French police to get body cams amid nationwide protests

© Stephane Mahe
All police operations will soon be recorded in France, as the Interior Ministry wants all officers to wear body cameras. It comes as French authorities deal with massive Occupy-like protests across the nation amid heightened security sparked by terror attacks.

The idea behind the new order is to film all police activity, particularly interactions with the public, the country’s Interior Minister Bernard Cazeneuve has said.

The minister said that cameras will act as “protectors” – always on, always recording. The goal is to improve the distrustful dynamic between the police and the public.

“This would be a guarantee for citizens as well as for the police,” Cazeneuve said on Friday, when attending the opening ceremony for a new police station in Mureaux, located near Paris. The minister was given a mini body camera as a present from the new station.

Police officers will wear the new equipment either on a belt or around the neck.

French police have already been using this type of tactic sporadically across the country, with around 1,900 cameras employed in high crime areas as an experiment back in 2012.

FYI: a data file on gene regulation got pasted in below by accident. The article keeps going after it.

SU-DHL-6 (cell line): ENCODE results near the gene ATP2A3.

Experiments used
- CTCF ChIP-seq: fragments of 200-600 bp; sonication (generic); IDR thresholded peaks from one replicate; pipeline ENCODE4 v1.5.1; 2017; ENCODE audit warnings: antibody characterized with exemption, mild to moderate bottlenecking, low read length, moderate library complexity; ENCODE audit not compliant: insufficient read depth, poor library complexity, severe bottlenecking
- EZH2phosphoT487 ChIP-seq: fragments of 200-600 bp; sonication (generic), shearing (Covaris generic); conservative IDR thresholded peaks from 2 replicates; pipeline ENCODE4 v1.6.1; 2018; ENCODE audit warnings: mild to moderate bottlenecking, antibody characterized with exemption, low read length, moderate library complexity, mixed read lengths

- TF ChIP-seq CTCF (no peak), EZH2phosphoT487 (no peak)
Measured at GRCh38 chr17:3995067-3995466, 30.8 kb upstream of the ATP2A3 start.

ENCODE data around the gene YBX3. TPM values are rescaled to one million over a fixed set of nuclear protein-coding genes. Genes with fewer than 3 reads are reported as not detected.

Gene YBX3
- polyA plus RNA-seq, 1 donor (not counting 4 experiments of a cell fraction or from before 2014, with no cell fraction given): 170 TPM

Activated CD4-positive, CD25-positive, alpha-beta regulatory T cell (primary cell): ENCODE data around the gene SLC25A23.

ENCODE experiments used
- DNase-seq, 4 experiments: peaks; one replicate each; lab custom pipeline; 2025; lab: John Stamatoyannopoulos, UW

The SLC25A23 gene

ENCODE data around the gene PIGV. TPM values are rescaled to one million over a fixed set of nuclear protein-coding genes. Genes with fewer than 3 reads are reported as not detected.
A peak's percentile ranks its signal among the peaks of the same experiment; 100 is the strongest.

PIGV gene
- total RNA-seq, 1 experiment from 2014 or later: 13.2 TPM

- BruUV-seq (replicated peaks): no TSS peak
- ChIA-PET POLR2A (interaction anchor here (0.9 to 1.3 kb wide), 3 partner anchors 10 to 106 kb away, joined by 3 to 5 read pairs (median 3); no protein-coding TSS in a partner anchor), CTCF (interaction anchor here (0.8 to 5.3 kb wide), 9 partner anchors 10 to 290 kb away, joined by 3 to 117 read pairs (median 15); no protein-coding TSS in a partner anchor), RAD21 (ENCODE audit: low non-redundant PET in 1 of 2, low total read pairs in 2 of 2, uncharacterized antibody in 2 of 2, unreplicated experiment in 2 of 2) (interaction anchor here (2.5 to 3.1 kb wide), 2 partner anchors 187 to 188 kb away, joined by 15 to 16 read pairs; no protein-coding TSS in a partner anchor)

Recently the national police force came under fire for allegedly being too violent with activists and protesters.

One of the most recent incidents involved a video of a police officer punching a demonstrator. The altercation was caught on a cell phone camera and quickly led to massive outrage after being posted online.

Making police-public relations more complicated during the last month are massive Occupy-style protests that have been gaining popularity across the country.

People in various cities have been rallying against capitalism and the government in a movement dubbed Nuit Debout (“Rise Up at Night”).

The protests were initially peaceful, but some escalated to violent scuffles with police, with tear gas being used and damage to public property reported.

The demonstrations started out as opposition to the labor law reforms recently proposed by Labor Minister Myriam El Khomri. However, soon the movement grew into more widespread discontent against the government’s policies.

On Tuesday, police detained 130 people in Paris during violent demonstrations. In Rennes, police chased protesters from railways and used tear gas, as demonstrators threw projectiles at security forces and blocked traffic.

The movement has been spreading like wildfire around Europe and may soon turn into a global phenomenon, with more demonstrations planned in Valencia, Spain, and Belgium’s capital, Brussels.